The following people must be thanked for their contributions to this key.
Ben Gunn (CSIRO Entomology), for his contribution of taxa and character
images. Brian Smith (Queen Victoria
Museum & Art Gallery) and Mick Smith (W.A. Department of Conservation &
Land Management), for the loan of many of the specimens that were used for
photography. Winston Ponder provided the images of Glacidorbidae,
Hydrococcidae, Iravadiidae and Mytilidae. Keith
Walker receives special mention for his contribution of a text-based key to the
Australian Mussels and SEM images of Hyriidae glochidium larvae.
This large phylum is divided into several classes of which only the
Bivalvia (bivalved molluscs) and Gastropoda (snails and slugs) are found in
Bivalved molluscs occur commonly in marine and estuarine environments.
Four families are known from Australian inland waters.
Identification to Bivalvia is relatively easy based on the bi-valved
shell which covers the whole body, but care should be taken, especially with
small specimens, to check the animal is not a crustacean of class Conchostraca
(clam shrimp) Ostracoda (mussel-shrimp or seed-shrimp), or Cladocera (water
flea). These animals have a
bi-valved carapace and may superficially resemble bivalved molluscs, but within
the carapace is a shrimp-like body with several pairs of jointed legs.
The four freshwater bivalve families are:
1 Hyriidae (Freshwater mussels)
A family restricted to South America and Australasia.
Found throughout mainland Australia and central-north Tasmania,
absent from southern Tasmania. Some
species are endemic to particular catchments whilst others are cosmopolitan.
The first larval stage is the minute, bivalved glochidium, ectoparasitic
on the gills, fins, or general body surface of various fish.
2 Corbiculidae (Orb-shell mussels)
Found in Asia, Australia and Oceania, with isolated introductions in
other parts of the world. A
tropical to subtropical group. There
are two distinct species groups in Australia.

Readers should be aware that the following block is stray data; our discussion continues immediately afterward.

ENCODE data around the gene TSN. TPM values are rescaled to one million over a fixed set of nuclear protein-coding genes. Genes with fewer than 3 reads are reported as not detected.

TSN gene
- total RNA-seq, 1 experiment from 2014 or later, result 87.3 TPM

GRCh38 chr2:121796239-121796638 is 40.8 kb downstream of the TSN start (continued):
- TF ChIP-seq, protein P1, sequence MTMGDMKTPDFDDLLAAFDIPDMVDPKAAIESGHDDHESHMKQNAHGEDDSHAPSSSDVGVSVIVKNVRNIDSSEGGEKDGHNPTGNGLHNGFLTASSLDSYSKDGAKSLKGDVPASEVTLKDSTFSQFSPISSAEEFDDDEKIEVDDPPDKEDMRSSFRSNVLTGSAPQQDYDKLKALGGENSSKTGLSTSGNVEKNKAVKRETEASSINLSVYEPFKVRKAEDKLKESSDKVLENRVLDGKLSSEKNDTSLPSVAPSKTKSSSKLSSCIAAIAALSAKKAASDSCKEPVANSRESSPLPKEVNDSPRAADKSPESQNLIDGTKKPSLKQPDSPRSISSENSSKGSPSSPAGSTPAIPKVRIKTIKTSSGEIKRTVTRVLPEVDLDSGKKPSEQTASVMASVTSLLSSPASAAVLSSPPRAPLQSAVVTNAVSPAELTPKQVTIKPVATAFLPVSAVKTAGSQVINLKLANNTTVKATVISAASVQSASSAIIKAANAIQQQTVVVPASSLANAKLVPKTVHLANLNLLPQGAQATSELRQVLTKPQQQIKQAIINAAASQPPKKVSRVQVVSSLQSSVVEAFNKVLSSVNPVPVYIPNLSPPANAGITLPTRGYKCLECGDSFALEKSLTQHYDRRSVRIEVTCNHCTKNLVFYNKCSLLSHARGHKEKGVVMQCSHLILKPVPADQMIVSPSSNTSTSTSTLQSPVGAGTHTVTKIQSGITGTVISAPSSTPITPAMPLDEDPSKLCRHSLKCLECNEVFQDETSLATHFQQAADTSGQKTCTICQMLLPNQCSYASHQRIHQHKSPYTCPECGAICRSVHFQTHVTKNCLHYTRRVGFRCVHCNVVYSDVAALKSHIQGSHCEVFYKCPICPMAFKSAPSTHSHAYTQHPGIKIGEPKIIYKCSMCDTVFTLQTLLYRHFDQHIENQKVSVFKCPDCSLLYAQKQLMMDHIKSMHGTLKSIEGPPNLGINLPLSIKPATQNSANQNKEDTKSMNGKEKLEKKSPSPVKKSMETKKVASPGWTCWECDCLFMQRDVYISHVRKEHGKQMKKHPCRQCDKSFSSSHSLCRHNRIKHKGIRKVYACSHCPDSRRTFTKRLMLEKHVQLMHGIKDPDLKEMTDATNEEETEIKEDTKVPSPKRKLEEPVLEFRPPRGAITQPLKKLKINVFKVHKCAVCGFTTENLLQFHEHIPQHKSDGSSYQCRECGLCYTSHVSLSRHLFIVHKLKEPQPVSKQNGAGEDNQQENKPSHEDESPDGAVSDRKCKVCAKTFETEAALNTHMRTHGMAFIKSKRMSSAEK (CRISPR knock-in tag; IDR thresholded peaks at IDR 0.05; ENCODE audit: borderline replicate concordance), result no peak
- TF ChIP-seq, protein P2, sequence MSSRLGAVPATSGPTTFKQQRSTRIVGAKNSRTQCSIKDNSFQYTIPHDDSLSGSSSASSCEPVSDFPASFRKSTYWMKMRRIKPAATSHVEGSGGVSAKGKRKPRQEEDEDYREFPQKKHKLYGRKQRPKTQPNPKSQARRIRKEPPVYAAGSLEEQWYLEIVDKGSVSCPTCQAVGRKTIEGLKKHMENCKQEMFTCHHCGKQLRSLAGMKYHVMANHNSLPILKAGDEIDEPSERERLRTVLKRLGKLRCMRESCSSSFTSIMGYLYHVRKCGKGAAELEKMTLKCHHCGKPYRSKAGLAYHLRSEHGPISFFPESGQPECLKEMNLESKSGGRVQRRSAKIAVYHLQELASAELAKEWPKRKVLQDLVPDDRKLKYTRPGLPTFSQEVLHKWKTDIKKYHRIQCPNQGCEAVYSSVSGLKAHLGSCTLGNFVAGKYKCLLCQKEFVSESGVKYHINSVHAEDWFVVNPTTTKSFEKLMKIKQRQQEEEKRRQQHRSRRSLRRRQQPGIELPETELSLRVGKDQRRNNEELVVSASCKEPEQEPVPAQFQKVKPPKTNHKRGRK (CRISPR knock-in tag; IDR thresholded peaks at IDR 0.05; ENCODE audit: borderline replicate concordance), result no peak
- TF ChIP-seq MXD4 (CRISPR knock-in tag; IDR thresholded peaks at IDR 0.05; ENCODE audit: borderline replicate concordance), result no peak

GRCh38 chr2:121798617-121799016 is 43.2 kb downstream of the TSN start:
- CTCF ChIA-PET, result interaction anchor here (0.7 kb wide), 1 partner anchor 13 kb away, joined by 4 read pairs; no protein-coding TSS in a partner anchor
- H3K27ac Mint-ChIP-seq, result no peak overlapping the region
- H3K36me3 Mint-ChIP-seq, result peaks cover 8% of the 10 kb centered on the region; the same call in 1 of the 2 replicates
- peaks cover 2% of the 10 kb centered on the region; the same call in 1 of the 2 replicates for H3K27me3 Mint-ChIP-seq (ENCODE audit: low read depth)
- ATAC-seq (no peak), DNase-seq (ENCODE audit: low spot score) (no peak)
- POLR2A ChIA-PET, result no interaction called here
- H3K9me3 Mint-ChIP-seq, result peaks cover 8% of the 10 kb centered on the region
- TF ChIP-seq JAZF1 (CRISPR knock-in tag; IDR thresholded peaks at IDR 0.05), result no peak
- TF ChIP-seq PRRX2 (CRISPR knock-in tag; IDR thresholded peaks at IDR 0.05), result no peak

The first (genera Batissa and Polymesoda) inhabit fresh and
estuarine coastal streams of northern Australia, and are closely related to
forms found in south-east Asia. The
second (genus Corbicula, endemic subgenus Corbiculina) are found
throughout Australia except for Tasmania and the southern part of Western
(Pea shell mussels, pea shells, fingernail clams)
A little studied but cosmopolitan family of small bivalves.
Previously, many names were based on minute differences in the shell and
on geographic distribution. Some
species are widespread throughout Australia but others are confined to small
regions or in some cases to a single body of water.
The cosmopolitan family which includes the marine mussels.
Several species are estuarine and some may be found in near-fresh water,
but never entirely away from marine influence.
Identification to family can be based on the shell. The Hydriidae and Mytilidae are elongate mussels with the beak of the shell at one end. Corbiculidae and Sphaeriidae are sub-circular. Hydriid larvae (glochidium larvae), parasitic on freshwater fish, are keyed separately in this key
The aquatic gastropod families divide into two subclasses, the
gill-breathing Prosobranchia are related to marine snails, the lung-breathing
(or secondarily gilled) Pulmonata are related to land snails.
Eleven prosobranch families and nine pulmonate families are recorded from
Australian inland waters.
Almost all species are shelled and recognisably snail-like, but one
family (Onchidiidae) of marine, air-breathing slugs extends into estuaries and
damp terrestrial situations near the sea.
Identification to class Gastropoda is relatively easy based on the
snail-like shell and/or the presence of a pulmonate lung in the mantle cavity.
Larvae of Helicopsychidae, a family of caddis-fly (Insecta: Trichoptera)
construct a helical case which resembles a snail shell, and could be mistaken
for molluscs. The trichopteran case
is composed of sand grains and the animal inside is a typical insect larva with
segmented body and three pairs of legs.
The identification of gastropods to family level can be difficult because
the families are defined on internal anatomical structures.
There are few readily observable characters, other than those of the
shell, but shells vary as much within as between families.
Adult whole animals can be identified using a combination of shell (and
operculum) plus external body characters, but juveniles and shells alone are not
always identifiable to the family level.
Character systems useful for identifying gastropod families include:
1 Shell coiling (dextral, sinistral, flat, or not-coiled)
2 Operculum presence/absence
3 Shell shape (spired, globose, turbinate, etc.) and spire
4 Shell patterning (ridges, striations, colour patterns,
5 Tentacle and eye position
Some species will key easily to family level, but others may be
McMichael, D.F. (1967) Australian freshwater Mollusca and their probable
evolutionary relationships: a summary of present knowledge. pp. 123-149.
In: Weatherly, A.H. [ed.], Australian
Inland Waters. Australian
National University Press, Canberra.
Smith, B.J. and Kershaw, R.C. (1979) Field Guide to the Non-Marine Molluscs of South-Eastern Australia. Australian National University Press, Canberra.